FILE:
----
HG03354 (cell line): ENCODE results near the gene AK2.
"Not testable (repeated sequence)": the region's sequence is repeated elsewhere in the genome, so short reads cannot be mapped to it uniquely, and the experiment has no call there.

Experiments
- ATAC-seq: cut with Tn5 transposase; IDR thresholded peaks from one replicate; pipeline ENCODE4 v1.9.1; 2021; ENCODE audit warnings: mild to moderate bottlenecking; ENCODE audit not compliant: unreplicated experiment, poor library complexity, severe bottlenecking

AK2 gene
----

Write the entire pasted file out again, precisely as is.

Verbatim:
HG03354 (cell line): ENCODE results near the gene AK2.
"Not testable (repeated sequence)": the region's sequence is repeated elsewhere in the genome, so short reads cannot be mapped to it uniquely, and the experiment has no call there.

Experiments
- ATAC-seq: cut with Tn5 transposase; IDR thresholded peaks from one replicate; pipeline ENCODE4 v1.9.1; 2021; ENCODE audit warnings: mild to moderate bottlenecking; ENCODE audit not compliant: unreplicated experiment, poor library complexity, severe bottlenecking

AK2 gene